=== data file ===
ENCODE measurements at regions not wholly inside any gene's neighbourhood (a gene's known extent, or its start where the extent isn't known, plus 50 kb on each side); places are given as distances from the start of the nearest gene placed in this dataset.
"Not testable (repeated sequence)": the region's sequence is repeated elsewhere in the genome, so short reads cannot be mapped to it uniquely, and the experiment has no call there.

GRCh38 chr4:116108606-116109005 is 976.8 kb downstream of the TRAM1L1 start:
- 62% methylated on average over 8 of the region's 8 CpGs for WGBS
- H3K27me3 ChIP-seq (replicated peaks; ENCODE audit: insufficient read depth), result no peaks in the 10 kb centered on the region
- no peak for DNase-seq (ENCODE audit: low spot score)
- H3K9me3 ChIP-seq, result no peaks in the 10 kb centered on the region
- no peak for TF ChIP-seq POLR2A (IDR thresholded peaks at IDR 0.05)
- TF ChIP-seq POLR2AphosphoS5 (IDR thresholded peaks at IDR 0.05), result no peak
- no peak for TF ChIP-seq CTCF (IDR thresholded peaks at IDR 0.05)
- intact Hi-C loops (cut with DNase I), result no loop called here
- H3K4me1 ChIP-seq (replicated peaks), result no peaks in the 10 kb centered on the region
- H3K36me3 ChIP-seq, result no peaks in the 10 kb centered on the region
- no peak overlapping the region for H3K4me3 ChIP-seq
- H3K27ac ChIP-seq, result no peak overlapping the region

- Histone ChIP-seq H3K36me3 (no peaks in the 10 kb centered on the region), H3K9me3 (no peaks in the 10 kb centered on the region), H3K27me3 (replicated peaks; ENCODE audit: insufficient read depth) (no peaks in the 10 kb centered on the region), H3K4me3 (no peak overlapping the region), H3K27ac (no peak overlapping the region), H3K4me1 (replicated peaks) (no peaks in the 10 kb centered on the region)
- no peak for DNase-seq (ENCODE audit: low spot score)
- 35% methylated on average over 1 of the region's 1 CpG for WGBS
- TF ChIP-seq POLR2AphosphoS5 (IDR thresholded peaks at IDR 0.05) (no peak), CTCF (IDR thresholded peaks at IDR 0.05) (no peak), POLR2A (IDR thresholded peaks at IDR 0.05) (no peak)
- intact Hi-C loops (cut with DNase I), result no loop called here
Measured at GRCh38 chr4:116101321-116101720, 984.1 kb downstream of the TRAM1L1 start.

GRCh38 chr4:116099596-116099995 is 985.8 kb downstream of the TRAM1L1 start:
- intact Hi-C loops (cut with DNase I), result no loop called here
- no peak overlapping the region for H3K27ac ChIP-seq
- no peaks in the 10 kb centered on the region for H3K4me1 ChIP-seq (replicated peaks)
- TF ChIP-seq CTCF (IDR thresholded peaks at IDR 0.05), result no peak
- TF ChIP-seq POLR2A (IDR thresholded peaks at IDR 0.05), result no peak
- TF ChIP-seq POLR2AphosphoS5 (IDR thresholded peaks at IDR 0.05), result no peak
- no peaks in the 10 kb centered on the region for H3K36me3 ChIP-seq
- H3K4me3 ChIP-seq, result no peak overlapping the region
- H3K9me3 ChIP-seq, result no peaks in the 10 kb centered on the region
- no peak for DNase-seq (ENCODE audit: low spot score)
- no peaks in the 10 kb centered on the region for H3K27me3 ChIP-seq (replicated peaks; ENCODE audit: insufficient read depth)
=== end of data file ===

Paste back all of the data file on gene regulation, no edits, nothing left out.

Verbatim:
ENCODE measurements at regions not wholly inside any gene's neighbourhood (a gene's known extent, or its start where the extent isn't known, plus 50 kb on each side); places are given as distances from the start of the nearest gene placed in this dataset.
"Not testable (repeated sequence)": the region's sequence is repeated elsewhere in the genome, so short reads cannot be mapped to it uniquely, and the experiment has no call there.

GRCh38 chr4:116108606-116109005 is 976.8 kb downstream of the TRAM1L1 start:
- 62% methylated on average over 8 of the region's 8 CpGs for WGBS
- H3K27me3 ChIP-seq (replicated peaks; ENCODE audit: insufficient read depth), result no peaks in the 10 kb centered on the region
- no peak for DNase-seq (ENCODE audit: low spot score)
- H3K9me3 ChIP-seq, result no peaks in the 10 kb centered on the region
- no peak for TF ChIP-seq POLR2A (IDR thresholded peaks at IDR 0.05)
- TF ChIP-seq POLR2AphosphoS5 (IDR thresholded peaks at IDR 0.05), result no peak
- no peak for TF ChIP-seq CTCF (IDR thresholded peaks at IDR 0.05)
- intact Hi-C loops (cut with DNase I), result no loop called here
- H3K4me1 ChIP-seq (replicated peaks), result no peaks in the 10 kb centered on the region
- H3K36me3 ChIP-seq, result no peaks in the 10 kb centered on the region
- no peak overlapping the region for H3K4me3 ChIP-seq
- H3K27ac ChIP-seq, result no peak overlapping the region

- Histone ChIP-seq H3K36me3 (no peaks in the 10 kb centered on the region), H3K9me3 (no peaks in the 10 kb centered on the region), H3K27me3 (replicated peaks; ENCODE audit: insufficient read depth) (no peaks in the 10 kb centered on the region), H3K4me3 (no peak overlapping the region), H3K27ac (no peak overlapping the region), H3K4me1 (replicated peaks) (no peaks in the 10 kb centered on the region)
- no peak for DNase-seq (ENCODE audit: low spot score)
- 35% methylated on average over 1 of the region's 1 CpG for WGBS
- TF ChIP-seq POLR2AphosphoS5 (IDR thresholded peaks at IDR 0.05) (no peak), CTCF (IDR thresholded peaks at IDR 0.05) (no peak), POLR2A (IDR thresholded peaks at IDR 0.05) (no peak)
- intact Hi-C loops (cut with DNase I), result no loop called here
Measured at GRCh38 chr4:116101321-116101720, 984.1 kb downstream of the TRAM1L1 start.

GRCh38 chr4:116099596-116099995 is 985.8 kb downstream of the TRAM1L1 start:
- intact Hi-C loops (cut with DNase I), result no loop called here
- no peak overlapping the region for H3K27ac ChIP-seq
- no peaks in the 10 kb centered on the region for H3K4me1 ChIP-seq (replicated peaks)
- TF ChIP-seq CTCF (IDR thresholded peaks at IDR 0.05), result no peak
- TF ChIP-seq POLR2A (IDR thresholded peaks at IDR 0.05), result no peak
- TF ChIP-seq POLR2AphosphoS5 (IDR thresholded peaks at IDR 0.05), result no peak
- no peaks in the 10 kb centered on the region for H3K36me3 ChIP-seq
- H3K4me3 ChIP-seq, result no peak overlapping the region
- H3K9me3 ChIP-seq, result no peaks in the 10 kb centered on the region
- no peak for DNase-seq (ENCODE audit: low spot score)
- no peaks in the 10 kb centered on the region for H3K27me3 ChIP-seq (replicated peaks; ENCODE audit: insufficient read depth)